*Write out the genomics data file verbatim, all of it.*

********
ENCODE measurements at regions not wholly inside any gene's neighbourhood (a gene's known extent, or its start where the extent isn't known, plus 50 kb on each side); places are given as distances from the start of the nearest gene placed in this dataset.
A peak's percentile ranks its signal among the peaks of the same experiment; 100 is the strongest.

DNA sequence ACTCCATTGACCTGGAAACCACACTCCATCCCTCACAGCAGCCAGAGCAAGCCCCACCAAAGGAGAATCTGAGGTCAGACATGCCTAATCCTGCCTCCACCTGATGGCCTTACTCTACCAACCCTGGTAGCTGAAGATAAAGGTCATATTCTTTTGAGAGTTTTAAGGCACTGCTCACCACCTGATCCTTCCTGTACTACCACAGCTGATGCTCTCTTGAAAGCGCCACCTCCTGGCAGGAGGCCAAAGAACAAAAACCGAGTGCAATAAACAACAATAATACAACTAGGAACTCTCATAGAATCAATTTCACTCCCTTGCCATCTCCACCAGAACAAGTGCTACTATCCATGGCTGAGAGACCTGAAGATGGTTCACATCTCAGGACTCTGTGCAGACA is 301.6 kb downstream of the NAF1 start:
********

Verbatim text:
ENCODE measurements at regions not wholly inside any gene's neighbourhood (a gene's known extent, or its start where the extent isn't known, plus 50 kb on each side); places are given as distances from the start of the nearest gene placed in this dataset.
A peak's percentile ranks its signal among the peaks of the same experiment; 100 is the strongest.

DNA sequence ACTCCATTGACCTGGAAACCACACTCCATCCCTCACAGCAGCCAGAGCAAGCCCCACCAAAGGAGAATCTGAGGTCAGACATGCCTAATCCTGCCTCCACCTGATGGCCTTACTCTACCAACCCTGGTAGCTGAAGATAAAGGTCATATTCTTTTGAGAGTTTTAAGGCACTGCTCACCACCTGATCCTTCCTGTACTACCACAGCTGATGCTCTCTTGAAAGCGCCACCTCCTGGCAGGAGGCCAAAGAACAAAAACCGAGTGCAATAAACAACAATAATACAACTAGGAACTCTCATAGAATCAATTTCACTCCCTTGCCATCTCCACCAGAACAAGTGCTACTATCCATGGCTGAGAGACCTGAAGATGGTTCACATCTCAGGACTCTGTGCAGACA is 301.6 kb downstream of the NAF1 start: